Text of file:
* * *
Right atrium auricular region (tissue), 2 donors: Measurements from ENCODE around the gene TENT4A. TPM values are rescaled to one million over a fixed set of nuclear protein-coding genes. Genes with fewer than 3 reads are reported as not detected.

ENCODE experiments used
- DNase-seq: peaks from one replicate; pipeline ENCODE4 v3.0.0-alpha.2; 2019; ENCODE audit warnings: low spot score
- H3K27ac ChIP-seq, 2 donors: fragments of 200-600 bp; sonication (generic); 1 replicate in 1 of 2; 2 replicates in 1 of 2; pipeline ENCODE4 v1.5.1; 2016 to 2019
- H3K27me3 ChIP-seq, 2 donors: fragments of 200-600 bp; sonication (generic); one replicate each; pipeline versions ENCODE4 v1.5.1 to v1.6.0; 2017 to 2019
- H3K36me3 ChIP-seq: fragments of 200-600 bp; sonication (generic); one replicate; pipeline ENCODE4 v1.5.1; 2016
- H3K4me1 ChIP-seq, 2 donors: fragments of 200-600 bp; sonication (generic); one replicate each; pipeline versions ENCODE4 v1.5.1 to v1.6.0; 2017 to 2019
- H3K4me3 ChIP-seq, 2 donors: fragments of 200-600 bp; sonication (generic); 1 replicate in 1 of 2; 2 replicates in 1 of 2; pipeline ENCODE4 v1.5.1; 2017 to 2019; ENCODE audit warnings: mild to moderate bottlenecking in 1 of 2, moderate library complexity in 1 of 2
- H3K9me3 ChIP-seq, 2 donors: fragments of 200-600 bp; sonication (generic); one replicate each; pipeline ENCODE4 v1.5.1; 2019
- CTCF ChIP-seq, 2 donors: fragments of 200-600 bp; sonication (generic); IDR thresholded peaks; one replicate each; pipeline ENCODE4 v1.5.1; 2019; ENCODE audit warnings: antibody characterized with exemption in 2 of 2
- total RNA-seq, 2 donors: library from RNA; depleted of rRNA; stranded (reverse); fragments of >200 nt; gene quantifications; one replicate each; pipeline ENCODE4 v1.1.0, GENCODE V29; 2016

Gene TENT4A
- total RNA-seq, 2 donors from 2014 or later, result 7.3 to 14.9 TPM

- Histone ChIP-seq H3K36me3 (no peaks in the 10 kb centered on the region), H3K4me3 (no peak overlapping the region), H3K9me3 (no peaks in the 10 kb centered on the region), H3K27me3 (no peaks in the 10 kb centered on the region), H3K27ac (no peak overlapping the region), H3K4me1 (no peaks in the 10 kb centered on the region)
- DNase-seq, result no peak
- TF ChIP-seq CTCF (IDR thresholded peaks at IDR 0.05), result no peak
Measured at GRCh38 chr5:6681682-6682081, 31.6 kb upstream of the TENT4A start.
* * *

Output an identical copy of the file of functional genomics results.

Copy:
Right atrium auricular region (tissue), 2 donors: Measurements from ENCODE around the gene TENT4A. TPM values are rescaled to one million over a fixed set of nuclear protein-coding genes. Genes with fewer than 3 reads are reported as not detected.

ENCODE experiments used
- DNase-seq: peaks from one replicate; pipeline ENCODE4 v3.0.0-alpha.2; 2019; ENCODE audit warnings: low spot score
- H3K27ac ChIP-seq, 2 donors: fragments of 200-600 bp; sonication (generic); 1 replicate in 1 of 2; 2 replicates in 1 of 2; pipeline ENCODE4 v1.5.1; 2016 to 2019
- H3K27me3 ChIP-seq, 2 donors: fragments of 200-600 bp; sonication (generic); one replicate each; pipeline versions ENCODE4 v1.5.1 to v1.6.0; 2017 to 2019
- H3K36me3 ChIP-seq: fragments of 200-600 bp; sonication (generic); one replicate; pipeline ENCODE4 v1.5.1; 2016
- H3K4me1 ChIP-seq, 2 donors: fragments of 200-600 bp; sonication (generic); one replicate each; pipeline versions ENCODE4 v1.5.1 to v1.6.0; 2017 to 2019
- H3K4me3 ChIP-seq, 2 donors: fragments of 200-600 bp; sonication (generic); 1 replicate in 1 of 2; 2 replicates in 1 of 2; pipeline ENCODE4 v1.5.1; 2017 to 2019; ENCODE audit warnings: mild to moderate bottlenecking in 1 of 2, moderate library complexity in 1 of 2
- H3K9me3 ChIP-seq, 2 donors: fragments of 200-600 bp; sonication (generic); one replicate each; pipeline ENCODE4 v1.5.1; 2019
- CTCF ChIP-seq, 2 donors: fragments of 200-600 bp; sonication (generic); IDR thresholded peaks; one replicate each; pipeline ENCODE4 v1.5.1; 2019; ENCODE audit warnings: antibody characterized with exemption in 2 of 2
- total RNA-seq, 2 donors: library from RNA; depleted of rRNA; stranded (reverse); fragments of >200 nt; gene quantifications; one replicate each; pipeline ENCODE4 v1.1.0, GENCODE V29; 2016

Gene TENT4A
- total RNA-seq, 2 donors from 2014 or later, result 7.3 to 14.9 TPM

- Histone ChIP-seq H3K36me3 (no peaks in the 10 kb centered on the region), H3K4me3 (no peak overlapping the region), H3K9me3 (no peaks in the 10 kb centered on the region), H3K27me3 (no peaks in the 10 kb centered on the region), H3K27ac (no peak overlapping the region), H3K4me1 (no peaks in the 10 kb centered on the region)
- DNase-seq, result no peak
- TF ChIP-seq CTCF (IDR thresholded peaks at IDR 0.05), result no peak
Measured at GRCh38 chr5:6681682-6682081, 31.6 kb upstream of the TENT4A start.